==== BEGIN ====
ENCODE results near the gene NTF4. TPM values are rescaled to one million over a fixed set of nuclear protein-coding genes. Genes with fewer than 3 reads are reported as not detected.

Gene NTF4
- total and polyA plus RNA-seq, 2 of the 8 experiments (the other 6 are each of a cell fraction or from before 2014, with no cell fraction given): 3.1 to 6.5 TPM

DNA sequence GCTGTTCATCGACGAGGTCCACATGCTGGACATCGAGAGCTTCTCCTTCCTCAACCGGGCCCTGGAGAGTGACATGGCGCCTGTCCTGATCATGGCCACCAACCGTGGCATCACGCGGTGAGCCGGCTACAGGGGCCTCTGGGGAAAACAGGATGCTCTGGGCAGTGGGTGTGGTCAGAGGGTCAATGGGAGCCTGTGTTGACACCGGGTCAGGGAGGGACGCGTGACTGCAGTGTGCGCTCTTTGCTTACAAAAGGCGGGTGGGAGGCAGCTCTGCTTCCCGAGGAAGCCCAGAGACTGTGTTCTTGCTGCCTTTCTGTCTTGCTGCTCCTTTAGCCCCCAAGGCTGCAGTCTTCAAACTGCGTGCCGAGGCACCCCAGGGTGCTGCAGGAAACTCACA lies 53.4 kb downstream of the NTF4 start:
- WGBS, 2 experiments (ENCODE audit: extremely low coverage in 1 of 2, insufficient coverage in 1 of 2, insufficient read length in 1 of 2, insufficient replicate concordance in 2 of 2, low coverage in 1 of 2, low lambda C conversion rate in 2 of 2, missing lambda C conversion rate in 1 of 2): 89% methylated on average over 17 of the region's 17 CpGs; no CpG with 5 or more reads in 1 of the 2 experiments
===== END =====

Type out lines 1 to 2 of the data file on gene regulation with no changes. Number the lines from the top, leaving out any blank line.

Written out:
ENCODE results near the gene NTF4. TPM values are rescaled to one million over a fixed set of nuclear protein-coding genes. Genes with fewer than 3 reads are reported as not detected.

Gene NTF4